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Page 95 - I know from indubitable authority, that his mother, who kept a school, having run in debt on account of an extravagant daughter, would have rotted in jail, if the parents of her scholars had not raised a subscription for her. Her son had too much sentiment to have any feeling. A dead ass was more important to him than a living mother.
Page 24 - Newcastle had fallen into a mistake, to send for him, and read him a lecture. The duke was sent for once, and came when Mr. Pitt was confined to bed by the gout. There was, as usual, no fire in the room ; the day was very chilly, and the duke, as usual, afraid of catching cold. The duke...
Page 196 - ... gentlemen, his friends, they determined to pass the night in the same apartment; and if any noise or apparition disturbed them, to discharge their pistols at either ghost or sound. As spirits- know all things, they were probably aware of these preparations, and not one appeared. But, in the chamber just above, a dreadful rattling of chains was heard ; and the wife and children of the farmer ran to assist their lord. They threw themselves on their knees, begging that he would not visit that terrible...
Page 7 - Caroline fpoke of fhutting up St. James's Park, and converting it into a noble garden for the palace of that name. She afked my father* what it might probably coft ; who replied,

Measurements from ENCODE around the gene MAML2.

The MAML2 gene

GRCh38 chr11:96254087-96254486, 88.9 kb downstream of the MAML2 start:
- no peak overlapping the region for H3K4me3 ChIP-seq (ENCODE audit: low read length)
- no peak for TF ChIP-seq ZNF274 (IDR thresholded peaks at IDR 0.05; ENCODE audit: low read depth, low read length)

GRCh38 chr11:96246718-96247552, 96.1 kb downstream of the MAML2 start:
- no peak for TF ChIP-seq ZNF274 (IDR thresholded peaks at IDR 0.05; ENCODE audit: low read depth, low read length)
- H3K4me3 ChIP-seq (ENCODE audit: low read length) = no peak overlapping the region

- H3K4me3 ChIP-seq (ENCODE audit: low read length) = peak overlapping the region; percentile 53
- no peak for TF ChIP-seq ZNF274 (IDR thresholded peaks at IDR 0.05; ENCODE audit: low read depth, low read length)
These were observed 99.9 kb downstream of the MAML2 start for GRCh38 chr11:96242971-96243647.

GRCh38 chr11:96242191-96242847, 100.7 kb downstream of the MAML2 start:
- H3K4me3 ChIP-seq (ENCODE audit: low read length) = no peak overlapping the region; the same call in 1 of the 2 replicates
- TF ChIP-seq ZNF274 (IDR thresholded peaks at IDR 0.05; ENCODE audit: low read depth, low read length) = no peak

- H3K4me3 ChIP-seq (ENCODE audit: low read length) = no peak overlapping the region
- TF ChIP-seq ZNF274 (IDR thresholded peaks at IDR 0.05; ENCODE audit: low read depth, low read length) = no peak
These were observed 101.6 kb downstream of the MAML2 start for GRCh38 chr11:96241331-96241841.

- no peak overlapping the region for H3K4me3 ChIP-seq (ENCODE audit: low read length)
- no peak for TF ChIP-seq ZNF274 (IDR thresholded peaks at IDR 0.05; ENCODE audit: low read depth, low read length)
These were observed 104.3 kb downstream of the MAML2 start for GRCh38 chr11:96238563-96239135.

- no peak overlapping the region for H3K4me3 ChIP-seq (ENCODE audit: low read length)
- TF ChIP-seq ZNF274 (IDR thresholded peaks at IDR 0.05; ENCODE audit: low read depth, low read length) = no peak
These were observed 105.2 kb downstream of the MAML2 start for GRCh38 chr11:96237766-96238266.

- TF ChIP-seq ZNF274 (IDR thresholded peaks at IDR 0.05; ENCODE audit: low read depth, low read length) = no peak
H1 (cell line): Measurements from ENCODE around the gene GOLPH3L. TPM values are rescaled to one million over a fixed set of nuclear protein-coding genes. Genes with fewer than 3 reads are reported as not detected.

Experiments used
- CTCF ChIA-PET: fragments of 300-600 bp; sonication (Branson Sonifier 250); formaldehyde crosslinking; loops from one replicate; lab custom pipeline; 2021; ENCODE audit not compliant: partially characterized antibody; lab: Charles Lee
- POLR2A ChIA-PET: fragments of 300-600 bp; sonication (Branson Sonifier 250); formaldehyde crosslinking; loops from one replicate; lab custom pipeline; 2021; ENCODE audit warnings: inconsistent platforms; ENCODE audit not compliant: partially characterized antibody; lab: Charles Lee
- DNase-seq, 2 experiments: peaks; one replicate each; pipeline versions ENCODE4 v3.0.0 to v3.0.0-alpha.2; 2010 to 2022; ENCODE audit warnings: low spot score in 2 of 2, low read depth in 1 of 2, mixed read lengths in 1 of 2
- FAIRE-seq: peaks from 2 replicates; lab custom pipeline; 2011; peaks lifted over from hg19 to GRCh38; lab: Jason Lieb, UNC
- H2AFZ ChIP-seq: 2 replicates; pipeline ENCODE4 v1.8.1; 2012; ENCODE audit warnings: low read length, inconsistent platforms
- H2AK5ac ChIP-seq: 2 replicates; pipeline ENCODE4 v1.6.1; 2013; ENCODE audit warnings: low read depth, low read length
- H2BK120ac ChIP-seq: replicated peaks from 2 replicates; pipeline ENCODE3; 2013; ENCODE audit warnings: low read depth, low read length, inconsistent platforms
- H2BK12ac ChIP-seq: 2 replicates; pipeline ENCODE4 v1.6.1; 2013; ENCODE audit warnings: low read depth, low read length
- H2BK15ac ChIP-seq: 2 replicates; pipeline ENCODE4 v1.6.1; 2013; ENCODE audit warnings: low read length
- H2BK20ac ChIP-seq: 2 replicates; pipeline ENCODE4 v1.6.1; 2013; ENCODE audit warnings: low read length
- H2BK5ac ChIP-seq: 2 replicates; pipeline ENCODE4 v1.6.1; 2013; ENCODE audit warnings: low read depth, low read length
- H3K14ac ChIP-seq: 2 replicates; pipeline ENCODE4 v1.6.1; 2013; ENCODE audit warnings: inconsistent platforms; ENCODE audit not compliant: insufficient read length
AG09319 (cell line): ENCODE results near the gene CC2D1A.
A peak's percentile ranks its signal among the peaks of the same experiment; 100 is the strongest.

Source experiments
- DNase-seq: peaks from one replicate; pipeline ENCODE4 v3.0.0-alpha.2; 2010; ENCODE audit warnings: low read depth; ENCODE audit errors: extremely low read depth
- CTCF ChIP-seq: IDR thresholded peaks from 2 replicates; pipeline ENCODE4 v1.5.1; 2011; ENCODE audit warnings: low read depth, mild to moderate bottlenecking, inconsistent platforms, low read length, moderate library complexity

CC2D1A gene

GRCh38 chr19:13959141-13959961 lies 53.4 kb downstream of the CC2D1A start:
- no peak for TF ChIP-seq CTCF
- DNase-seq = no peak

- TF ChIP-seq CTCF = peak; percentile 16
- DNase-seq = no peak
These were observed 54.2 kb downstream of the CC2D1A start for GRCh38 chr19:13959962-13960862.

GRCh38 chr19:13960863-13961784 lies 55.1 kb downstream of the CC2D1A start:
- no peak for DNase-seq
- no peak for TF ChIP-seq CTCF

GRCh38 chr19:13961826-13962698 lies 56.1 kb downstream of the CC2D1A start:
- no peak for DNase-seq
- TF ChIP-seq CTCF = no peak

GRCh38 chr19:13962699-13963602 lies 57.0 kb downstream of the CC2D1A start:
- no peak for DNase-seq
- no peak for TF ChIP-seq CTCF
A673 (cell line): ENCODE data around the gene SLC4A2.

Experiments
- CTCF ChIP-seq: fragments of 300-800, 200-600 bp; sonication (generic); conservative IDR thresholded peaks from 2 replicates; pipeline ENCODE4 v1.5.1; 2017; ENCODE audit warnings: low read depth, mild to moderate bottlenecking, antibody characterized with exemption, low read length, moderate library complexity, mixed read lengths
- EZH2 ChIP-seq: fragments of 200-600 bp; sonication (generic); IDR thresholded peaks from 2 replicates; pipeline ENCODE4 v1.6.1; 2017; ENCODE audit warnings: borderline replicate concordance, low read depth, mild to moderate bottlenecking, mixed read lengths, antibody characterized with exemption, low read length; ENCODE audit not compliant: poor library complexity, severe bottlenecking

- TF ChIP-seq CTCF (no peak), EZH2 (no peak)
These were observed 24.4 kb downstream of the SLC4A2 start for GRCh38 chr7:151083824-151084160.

Page 76 - Grub-street thing from the garret. The author, in sheer ignorance, not humour, discoursing of the difficulty of some pursuit, said, that even if a man had as many lives as a cat, nay, as many lives as one Plutarch is said to have had, he could not accomplish it.
Page xxxv - Deffand ; and which ease and attention had rendered so fat that it could hardly move. This was placed beside him on a small sofa ; the tea-kettle, stand, and heater, were brought in, and he drank two or three cups of that liquor out of most rare and precious ancient porcelain of Japan, of a fine white, embossed with large leaves.
Page 2 - Pfttriottfm of Wilkes. Depend upon it, my dear Sir, that "Wilkes was in the pay of France, during the Wilkes and liberty days. Calling one day on the French minifter, I obferved a book on his table, with Wilkes's name in the firft leaf.
Page 96 - Plato is indeed the philofopher of imagination— but is not this faying that he is no philofopher at all ? I have been told that Rolt, who afterwards wrote many books, was in Dublin when that poem appeared.
Page 54 - Atheism I dislike. It is gloomy, uncomfortable ; and, in my eye, unnatural and irrational. It certainly requires more credulity to believe that there is no God, than to believe that there is.